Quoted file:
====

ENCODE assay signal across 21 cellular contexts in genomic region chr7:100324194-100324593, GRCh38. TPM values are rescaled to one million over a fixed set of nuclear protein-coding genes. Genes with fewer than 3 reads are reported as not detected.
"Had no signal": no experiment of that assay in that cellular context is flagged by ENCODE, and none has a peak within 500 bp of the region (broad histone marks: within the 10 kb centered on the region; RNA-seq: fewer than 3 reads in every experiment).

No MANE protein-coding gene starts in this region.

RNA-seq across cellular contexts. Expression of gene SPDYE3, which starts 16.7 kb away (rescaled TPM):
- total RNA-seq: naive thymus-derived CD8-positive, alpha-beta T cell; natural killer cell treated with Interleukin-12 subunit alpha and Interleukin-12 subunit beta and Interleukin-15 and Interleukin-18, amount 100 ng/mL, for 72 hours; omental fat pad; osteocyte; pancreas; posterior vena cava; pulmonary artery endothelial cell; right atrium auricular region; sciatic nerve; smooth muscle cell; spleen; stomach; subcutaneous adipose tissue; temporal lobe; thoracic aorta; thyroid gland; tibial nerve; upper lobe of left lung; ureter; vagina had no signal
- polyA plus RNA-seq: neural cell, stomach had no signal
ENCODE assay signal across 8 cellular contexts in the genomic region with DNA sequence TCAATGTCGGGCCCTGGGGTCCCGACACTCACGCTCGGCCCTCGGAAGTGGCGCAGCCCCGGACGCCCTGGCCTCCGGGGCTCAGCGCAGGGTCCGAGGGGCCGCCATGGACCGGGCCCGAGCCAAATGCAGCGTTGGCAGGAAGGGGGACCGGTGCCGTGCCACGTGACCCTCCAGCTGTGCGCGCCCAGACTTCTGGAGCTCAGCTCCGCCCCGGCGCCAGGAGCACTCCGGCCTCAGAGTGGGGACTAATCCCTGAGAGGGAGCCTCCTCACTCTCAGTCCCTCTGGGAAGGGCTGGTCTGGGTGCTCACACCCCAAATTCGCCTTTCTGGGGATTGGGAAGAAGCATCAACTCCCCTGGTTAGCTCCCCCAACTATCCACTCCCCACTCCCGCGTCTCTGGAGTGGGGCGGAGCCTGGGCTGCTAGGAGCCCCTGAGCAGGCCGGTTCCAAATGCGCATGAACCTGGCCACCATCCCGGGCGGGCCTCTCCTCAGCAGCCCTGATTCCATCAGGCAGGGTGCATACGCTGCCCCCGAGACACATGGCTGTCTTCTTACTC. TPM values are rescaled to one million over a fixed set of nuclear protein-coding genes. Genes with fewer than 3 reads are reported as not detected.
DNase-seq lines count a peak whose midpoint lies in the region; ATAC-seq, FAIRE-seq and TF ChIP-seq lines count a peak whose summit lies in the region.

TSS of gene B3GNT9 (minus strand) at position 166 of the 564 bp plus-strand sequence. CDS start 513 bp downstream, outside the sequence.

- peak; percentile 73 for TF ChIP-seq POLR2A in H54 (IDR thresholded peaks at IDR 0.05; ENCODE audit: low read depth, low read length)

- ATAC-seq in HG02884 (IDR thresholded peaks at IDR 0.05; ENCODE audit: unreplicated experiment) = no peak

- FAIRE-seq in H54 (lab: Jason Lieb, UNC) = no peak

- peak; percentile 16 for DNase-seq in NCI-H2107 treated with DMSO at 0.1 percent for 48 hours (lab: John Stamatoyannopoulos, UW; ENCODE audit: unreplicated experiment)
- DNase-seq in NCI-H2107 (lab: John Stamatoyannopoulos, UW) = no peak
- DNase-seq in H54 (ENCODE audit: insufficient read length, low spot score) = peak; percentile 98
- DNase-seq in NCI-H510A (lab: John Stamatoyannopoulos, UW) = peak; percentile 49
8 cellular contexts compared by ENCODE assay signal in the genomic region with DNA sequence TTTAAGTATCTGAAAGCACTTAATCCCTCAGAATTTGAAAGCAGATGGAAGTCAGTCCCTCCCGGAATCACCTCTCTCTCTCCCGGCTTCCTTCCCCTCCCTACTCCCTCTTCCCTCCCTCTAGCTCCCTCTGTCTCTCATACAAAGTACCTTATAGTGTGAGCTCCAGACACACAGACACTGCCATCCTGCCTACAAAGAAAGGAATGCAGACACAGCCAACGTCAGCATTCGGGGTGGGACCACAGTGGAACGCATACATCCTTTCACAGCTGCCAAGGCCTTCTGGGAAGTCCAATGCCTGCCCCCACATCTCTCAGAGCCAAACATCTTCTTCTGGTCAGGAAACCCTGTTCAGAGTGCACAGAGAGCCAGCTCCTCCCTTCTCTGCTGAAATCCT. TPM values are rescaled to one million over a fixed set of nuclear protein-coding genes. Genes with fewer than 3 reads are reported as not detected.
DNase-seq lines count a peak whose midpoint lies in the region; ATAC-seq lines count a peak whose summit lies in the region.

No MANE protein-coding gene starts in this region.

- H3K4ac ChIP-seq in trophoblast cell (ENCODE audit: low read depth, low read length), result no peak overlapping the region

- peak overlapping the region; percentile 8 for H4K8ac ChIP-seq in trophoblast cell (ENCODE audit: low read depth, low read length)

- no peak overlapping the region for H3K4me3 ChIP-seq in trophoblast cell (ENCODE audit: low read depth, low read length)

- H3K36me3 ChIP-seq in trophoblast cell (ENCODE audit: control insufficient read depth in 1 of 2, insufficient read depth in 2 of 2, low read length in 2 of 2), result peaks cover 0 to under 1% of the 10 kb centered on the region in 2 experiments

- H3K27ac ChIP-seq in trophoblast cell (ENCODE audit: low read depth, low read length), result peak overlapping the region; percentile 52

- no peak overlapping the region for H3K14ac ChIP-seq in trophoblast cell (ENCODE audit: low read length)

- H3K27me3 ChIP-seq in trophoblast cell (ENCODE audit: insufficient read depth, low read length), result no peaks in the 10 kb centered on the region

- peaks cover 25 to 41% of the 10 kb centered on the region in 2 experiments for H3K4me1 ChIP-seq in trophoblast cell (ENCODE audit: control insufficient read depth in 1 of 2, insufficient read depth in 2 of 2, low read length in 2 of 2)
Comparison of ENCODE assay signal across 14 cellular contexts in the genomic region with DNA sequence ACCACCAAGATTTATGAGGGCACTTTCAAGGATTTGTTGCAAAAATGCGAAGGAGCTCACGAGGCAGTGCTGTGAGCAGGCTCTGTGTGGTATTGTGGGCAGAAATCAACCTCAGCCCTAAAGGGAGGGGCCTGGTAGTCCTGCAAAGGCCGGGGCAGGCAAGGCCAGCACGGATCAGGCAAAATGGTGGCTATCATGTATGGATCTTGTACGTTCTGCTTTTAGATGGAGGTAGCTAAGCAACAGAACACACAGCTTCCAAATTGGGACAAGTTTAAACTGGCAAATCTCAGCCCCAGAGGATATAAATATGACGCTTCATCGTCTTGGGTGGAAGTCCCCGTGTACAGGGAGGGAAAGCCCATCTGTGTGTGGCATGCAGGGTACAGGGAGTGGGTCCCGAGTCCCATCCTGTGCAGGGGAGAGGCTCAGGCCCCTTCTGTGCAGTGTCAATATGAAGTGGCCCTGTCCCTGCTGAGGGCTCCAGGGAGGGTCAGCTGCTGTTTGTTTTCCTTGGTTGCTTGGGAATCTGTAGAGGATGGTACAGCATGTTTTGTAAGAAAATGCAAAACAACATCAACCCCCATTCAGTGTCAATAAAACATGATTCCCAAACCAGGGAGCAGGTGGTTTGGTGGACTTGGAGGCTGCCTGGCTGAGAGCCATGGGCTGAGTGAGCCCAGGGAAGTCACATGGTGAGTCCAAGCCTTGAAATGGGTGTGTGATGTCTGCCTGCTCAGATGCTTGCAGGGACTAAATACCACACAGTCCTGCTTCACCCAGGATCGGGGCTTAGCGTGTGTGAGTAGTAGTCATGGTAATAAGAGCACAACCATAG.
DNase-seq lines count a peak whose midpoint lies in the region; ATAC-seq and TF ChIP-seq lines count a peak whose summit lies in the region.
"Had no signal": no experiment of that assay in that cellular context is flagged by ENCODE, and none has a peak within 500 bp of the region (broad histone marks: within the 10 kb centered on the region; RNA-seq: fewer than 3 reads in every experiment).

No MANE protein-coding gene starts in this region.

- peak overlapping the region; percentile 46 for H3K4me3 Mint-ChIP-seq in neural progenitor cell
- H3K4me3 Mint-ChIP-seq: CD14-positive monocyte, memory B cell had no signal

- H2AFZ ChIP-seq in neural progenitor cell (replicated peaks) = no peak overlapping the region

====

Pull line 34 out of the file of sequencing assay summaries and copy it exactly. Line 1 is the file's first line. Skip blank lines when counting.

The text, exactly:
- H2AFZ ChIP-seq in neural progenitor cell (replicated peaks) = no peak overlapping the region